WILMINGTON, Del. (Reuters) - Texas power company Energy Future Holdings Corp will start hearings in February to confirm its Chapter 11 bankruptcy exit plan and its proposed sale of its power lines business to NextEra Energy Inc (NEE.N) for $18.6 billion, a judge said on Thursday.
Those hearings had been scheduled to begin on Thursday, but were postponed after the U.S. 3rd Circuit Court of Appeals ruled last month that the company owed holders of its first-lien and second-lien notes about $800 million more than anticipated.
The company’s plan is based on a sale of its main asset, its stake in the Texas-based Oncor power distribution business, to NextEra Energy of Juno Beach, Florida.
Energy Future filed a modified plan of reorganization on Thursday that essentially shifted the cost of last month’s appeals court ruling to holders of junior unsecured notes, by reducing their payout by roughly $800 million.
Those junior creditors argued to U.S. Bankruptcy Judge Christopher Sontchi in Wilmington, Delaware that NextEra should be on the hook for making the unanticipated payment to the first-lien and second-lien noteholders. If the Florida power company did not want to pay, then it should drop its merger plan, their lawyer argued.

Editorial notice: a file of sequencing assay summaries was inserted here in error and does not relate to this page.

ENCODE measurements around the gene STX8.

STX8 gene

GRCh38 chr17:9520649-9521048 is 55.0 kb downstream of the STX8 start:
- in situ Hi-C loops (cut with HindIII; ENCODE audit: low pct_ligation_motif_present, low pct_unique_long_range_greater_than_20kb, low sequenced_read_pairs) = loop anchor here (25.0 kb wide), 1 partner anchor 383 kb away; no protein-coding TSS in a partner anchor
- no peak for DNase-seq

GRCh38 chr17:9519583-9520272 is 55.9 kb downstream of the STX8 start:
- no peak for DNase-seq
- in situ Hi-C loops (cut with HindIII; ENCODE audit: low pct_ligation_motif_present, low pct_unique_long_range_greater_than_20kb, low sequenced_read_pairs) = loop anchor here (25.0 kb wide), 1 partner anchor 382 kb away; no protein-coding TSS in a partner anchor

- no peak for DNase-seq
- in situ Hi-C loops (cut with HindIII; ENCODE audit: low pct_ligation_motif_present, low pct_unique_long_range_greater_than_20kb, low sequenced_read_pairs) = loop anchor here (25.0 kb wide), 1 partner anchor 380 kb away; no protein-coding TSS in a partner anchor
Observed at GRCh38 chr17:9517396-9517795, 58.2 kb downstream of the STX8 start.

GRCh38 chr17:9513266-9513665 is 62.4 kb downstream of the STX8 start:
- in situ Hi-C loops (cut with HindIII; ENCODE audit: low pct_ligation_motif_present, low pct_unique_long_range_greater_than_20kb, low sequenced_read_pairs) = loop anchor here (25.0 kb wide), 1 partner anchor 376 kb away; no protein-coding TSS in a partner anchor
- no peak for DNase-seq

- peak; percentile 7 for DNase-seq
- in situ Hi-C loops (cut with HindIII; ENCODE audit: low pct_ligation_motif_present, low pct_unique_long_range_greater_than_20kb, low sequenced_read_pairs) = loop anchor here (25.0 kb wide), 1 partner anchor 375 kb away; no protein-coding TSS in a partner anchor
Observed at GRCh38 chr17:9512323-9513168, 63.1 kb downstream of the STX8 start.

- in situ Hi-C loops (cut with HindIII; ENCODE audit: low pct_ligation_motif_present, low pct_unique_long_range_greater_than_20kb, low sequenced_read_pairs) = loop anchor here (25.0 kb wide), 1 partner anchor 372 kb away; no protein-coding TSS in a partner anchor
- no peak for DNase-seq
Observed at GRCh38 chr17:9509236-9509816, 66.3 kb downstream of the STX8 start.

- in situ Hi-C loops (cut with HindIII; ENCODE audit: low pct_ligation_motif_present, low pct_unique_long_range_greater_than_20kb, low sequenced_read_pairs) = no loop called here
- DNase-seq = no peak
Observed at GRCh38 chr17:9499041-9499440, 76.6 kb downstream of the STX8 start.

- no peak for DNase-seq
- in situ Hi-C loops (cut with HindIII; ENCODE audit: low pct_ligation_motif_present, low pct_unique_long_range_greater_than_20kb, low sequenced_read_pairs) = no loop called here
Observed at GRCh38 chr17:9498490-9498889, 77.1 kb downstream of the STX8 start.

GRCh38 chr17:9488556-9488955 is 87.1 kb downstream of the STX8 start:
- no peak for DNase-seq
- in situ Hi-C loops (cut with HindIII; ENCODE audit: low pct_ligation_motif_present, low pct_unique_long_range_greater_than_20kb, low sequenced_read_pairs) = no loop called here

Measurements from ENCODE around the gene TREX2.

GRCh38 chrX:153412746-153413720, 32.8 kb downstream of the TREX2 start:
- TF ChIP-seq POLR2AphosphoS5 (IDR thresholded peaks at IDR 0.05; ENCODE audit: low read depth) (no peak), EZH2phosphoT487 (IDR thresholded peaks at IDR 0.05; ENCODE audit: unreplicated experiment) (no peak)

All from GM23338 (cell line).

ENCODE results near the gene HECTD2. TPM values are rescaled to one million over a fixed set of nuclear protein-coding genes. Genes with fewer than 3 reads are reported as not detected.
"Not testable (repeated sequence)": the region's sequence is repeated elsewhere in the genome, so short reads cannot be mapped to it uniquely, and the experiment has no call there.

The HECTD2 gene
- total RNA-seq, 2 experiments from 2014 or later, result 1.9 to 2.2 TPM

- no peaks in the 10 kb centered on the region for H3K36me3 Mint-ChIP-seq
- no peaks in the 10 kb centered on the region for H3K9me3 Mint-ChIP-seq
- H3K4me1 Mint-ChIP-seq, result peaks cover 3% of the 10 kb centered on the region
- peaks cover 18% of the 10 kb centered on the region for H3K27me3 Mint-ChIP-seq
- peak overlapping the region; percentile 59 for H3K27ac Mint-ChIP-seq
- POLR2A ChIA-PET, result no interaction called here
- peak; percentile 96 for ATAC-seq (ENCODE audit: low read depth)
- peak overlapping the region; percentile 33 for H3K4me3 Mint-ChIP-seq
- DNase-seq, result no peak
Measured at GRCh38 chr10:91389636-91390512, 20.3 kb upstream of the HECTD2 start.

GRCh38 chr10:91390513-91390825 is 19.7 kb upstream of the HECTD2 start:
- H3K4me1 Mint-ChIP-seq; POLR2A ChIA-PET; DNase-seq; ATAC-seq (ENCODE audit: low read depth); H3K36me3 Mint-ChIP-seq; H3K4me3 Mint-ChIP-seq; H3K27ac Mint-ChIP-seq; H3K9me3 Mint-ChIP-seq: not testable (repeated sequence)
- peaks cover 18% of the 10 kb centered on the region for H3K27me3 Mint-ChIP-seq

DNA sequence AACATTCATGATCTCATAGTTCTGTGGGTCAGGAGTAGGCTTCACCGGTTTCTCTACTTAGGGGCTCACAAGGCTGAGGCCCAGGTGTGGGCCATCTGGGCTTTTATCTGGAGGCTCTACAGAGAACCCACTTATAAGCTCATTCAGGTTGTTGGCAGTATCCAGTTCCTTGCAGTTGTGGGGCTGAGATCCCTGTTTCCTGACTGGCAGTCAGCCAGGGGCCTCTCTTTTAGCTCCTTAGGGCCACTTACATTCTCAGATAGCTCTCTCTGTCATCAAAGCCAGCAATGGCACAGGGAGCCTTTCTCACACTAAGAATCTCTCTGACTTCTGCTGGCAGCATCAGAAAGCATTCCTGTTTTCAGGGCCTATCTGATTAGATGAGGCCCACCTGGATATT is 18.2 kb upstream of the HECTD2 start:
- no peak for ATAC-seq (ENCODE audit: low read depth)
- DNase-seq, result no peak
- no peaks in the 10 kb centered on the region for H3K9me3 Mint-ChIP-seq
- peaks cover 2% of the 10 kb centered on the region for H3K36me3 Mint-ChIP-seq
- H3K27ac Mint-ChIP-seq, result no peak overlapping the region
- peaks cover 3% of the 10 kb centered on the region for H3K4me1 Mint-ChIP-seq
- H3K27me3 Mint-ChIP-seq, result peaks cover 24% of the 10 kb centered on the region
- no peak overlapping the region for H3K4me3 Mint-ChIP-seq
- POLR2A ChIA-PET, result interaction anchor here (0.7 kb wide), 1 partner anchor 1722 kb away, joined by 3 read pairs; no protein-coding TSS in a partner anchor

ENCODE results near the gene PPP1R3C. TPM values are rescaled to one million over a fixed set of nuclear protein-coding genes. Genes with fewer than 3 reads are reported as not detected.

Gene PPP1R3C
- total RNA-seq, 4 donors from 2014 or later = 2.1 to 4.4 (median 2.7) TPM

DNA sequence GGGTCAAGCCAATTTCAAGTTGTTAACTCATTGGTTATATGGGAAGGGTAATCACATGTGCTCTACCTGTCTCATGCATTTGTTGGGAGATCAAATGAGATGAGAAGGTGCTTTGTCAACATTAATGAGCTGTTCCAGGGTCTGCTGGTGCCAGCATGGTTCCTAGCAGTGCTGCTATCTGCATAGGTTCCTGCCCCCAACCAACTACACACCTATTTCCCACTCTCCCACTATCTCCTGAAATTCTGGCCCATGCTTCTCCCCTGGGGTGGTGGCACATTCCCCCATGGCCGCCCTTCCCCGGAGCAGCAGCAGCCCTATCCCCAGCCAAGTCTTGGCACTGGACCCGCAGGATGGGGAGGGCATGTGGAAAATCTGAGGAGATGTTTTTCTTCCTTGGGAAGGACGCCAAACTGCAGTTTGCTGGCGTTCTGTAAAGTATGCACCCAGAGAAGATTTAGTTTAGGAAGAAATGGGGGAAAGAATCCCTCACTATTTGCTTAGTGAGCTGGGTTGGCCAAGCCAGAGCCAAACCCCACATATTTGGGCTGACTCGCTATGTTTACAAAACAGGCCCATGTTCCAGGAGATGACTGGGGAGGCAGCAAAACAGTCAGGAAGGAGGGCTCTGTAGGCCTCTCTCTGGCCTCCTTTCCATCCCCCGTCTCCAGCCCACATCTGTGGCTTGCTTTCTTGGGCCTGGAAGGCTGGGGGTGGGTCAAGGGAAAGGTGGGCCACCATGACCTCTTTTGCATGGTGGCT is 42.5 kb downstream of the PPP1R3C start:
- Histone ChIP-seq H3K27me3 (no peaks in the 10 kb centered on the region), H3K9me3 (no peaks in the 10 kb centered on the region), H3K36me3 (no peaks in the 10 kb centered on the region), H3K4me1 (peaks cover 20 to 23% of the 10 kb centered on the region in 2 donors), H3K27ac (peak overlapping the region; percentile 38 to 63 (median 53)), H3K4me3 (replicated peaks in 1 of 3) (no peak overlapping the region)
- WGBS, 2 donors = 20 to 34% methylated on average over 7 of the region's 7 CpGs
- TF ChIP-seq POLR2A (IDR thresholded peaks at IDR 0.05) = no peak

The unsecured noteholders also asked the judge for a six-week “time out” in the case.
“We should be entitled to a short window to explore a potentially better alternative,” said Abid Qureshi, a lawyer for Akin Gump Strauss Hauer Feld who represents the unsecured noteholders. He said the investors holding the unsecured so-called PIK notes wanted to see if they could find a buyer for Oncor to replace NextEra.
Sontchi rejected their proposed schedule, saying it was important to move the two-and-a-half year case along or risk losing the NextEra deal.
“A six-week time out is not reasonable,” he said. “There is a bird in hand here with NextEra.”
Energy Future filed for bankruptcy in 2014 to cut its $42 billion in debt. The company has already spun off its power generation business, known as Luminant, and its TXU retail utility to senior lenders who were owed $24 billion.
Energy Future was created from the record $45 billion leveraged buyout of TXU Corp in 2007, a deal led by KKR & Co and TPG Capital.
Reporting by Tom Hals in Wilmington, Delaware; editing by David Gregorio and Grant McCool